On 05/04/18, I wrote a blog titled Defining your perfect life and described what I envision as a perfect life for me. I split my life up into three different categories. There is my career, which includes anything associated with my career path at work. There is my business, which includes anything associated with my personal business. There is my personal life, which includes anything associated with my personal life. At one point, I had a fourth category called school, but since I completed my masters I decided to remove this bucket (at least for now). I focus on long term goals (>5 years) and short term goals (<5 years) for each focus category. When I have identified my long term goals and short terms goals, I build a plan in each area to achieve those goals. These goals must support my idea of my idea of a perfect life.
My focus category goals should work together to build out a path to my perfect life. If the goals are not supportive of my perfect life, then I really need to question why those goals are there to begin with. As an example, in my career I set salary and bonus goals for each year. These goals help support my efforts to pay off debts and build financial security in my personal life bucket. Similarly, I set target sales goals and growth goals in my business bucket and this will help support my financial security goals in my personal life bucket. My masters degree in my school bucket would help support my career growth and ultimately higher pay. Each of these goals are supportive of my ideal life. My ideal life would include being financially stable to support my family. It would also include running my personal business full time without the need of working for another employer.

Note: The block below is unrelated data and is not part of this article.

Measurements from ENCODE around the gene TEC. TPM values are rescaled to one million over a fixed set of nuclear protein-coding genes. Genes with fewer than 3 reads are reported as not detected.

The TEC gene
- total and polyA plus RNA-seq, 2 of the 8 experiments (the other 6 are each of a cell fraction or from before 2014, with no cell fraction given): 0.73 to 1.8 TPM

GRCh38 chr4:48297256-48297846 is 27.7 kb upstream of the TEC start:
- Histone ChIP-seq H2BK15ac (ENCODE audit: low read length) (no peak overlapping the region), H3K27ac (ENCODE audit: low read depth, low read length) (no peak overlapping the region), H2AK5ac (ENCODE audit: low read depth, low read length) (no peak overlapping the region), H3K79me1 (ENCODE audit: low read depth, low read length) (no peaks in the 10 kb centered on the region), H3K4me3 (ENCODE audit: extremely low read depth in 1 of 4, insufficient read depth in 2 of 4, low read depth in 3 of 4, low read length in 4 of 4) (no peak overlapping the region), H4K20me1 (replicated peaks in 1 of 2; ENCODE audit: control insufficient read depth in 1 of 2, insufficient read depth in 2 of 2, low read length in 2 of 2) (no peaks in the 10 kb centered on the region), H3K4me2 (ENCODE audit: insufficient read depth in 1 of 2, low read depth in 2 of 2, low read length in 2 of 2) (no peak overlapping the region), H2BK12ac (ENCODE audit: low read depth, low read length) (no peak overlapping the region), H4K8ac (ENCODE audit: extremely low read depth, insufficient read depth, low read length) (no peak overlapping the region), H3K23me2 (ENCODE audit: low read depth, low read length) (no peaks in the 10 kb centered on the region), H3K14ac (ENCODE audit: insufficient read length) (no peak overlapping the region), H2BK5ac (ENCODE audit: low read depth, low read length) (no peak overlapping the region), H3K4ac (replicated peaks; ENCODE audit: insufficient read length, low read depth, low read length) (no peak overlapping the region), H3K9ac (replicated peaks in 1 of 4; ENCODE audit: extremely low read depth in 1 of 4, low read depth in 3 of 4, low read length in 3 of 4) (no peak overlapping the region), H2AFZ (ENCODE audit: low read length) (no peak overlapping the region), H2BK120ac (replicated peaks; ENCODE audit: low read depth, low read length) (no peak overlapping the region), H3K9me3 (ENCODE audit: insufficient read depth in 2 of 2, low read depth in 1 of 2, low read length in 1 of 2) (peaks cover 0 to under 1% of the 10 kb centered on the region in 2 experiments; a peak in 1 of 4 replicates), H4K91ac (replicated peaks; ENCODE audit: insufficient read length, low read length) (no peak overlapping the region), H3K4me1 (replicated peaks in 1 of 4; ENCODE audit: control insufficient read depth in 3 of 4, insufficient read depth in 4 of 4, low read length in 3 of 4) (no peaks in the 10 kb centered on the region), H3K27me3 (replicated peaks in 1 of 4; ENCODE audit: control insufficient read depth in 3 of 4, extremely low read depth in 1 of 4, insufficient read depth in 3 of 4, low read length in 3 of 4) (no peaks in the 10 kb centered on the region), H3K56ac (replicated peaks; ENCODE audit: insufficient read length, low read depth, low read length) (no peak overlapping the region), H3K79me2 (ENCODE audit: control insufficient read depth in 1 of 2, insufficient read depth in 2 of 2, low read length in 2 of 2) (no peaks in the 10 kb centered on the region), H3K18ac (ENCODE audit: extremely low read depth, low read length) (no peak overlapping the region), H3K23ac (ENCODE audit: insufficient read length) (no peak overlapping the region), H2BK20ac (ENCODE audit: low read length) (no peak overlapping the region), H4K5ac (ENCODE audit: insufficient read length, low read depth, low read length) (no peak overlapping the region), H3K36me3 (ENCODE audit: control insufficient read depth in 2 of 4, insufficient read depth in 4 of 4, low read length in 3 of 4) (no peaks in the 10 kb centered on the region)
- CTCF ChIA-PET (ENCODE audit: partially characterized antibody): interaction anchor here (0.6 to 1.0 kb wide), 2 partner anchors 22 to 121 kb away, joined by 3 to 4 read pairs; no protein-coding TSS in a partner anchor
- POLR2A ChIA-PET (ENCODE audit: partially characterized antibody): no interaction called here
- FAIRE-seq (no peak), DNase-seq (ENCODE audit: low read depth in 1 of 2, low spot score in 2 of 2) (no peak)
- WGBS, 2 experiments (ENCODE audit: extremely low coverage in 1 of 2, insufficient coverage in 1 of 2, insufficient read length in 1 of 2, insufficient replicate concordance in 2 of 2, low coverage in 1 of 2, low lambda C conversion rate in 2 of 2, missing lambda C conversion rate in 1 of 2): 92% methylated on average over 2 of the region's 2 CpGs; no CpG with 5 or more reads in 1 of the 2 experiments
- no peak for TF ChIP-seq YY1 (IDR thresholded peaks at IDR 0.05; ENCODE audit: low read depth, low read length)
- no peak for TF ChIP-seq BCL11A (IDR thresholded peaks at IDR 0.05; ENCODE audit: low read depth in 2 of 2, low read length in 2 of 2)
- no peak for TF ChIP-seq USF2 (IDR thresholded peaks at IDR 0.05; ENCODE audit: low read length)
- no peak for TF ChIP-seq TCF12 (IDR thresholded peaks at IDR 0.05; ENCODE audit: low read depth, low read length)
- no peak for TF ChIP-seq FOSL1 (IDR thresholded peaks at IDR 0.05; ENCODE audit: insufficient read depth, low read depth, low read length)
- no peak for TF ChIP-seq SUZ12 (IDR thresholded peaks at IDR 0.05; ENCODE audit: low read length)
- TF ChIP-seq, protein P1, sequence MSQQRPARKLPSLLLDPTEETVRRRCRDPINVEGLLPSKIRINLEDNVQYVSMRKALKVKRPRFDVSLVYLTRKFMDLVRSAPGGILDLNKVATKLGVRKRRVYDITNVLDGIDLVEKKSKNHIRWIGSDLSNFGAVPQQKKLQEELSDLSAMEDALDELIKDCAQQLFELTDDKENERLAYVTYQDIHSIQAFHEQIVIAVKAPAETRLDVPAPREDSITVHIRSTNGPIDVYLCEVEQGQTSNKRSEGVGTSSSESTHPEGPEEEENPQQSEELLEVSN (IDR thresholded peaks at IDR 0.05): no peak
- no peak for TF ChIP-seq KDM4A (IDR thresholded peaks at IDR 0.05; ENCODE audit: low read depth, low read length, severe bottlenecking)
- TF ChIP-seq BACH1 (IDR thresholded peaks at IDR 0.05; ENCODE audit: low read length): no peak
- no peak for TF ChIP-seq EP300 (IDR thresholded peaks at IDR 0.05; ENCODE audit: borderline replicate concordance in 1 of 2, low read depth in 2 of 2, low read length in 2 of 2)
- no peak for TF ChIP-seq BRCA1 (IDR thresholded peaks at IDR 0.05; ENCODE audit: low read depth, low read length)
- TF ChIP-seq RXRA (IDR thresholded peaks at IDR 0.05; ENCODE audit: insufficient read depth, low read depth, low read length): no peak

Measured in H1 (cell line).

It is also important for me to constantly talk about these goals to make sure I am constantly pushing to achieve my goals. As mentioned in my previous blog titled The tortoise and the hare, it is those small changes in short periods of times that add up to significant changes over longer periods of time. For example, I did not see much of a change between one year, but after five years the salary change at my job was significant. This was achieved by constantly pushing for more and more. Occasionally, I needed to jump to another role or department to get better raises because 3-4% per year just wasn’t going to help me meet my goals. All of these things must be analyzed before, during, and after each situation you are going through.